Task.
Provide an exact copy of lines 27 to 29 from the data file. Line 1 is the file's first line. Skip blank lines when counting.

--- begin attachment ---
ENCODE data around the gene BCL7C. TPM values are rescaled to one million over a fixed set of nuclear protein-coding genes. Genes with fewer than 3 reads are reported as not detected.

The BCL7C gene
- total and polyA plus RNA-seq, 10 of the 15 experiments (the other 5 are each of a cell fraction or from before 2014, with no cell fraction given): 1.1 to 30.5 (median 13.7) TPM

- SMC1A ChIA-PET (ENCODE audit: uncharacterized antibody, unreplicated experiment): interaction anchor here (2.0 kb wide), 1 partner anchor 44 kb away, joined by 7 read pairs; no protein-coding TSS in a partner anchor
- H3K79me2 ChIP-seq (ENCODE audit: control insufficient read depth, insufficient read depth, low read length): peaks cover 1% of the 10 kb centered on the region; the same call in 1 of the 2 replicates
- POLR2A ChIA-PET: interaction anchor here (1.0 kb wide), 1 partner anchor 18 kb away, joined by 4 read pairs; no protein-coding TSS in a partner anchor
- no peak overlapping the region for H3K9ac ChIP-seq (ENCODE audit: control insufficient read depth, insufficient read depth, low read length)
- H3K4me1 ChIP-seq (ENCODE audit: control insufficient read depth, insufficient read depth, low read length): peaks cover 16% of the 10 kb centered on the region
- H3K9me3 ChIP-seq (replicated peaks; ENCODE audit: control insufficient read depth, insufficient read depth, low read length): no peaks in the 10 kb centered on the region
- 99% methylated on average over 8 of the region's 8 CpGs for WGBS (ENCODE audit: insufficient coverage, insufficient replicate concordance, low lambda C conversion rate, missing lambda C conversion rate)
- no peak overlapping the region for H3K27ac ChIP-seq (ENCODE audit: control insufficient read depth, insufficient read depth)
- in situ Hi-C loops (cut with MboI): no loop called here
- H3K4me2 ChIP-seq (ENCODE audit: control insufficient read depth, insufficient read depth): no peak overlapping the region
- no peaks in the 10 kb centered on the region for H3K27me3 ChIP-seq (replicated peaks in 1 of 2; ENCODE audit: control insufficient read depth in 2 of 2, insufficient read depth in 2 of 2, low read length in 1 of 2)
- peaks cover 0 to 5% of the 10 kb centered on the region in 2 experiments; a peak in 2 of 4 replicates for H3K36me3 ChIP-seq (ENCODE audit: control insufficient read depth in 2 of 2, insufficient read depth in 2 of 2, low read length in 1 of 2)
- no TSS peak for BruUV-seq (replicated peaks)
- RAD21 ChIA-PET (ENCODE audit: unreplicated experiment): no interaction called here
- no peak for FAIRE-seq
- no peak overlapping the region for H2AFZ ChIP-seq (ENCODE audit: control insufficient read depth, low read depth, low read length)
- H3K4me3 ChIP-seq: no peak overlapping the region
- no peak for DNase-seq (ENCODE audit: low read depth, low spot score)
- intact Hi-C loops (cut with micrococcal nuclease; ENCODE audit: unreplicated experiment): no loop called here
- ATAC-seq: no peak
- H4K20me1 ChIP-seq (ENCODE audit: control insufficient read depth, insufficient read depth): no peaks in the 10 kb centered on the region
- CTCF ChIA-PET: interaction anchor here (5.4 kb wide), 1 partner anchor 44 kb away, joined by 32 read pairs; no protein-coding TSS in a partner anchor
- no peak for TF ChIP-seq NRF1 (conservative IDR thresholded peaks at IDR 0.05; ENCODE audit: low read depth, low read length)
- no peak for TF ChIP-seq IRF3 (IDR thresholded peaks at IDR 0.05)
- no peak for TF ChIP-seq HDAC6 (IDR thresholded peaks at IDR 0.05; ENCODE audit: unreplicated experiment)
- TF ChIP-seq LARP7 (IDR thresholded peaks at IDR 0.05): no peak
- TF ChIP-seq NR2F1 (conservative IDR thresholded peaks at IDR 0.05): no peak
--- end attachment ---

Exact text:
- no peak for TF ChIP-seq IRF3 (IDR thresholded peaks at IDR 0.05)
- no peak for TF ChIP-seq HDAC6 (IDR thresholded peaks at IDR 0.05; ENCODE audit: unreplicated experiment)
- TF ChIP-seq LARP7 (IDR thresholded peaks at IDR 0.05): no peak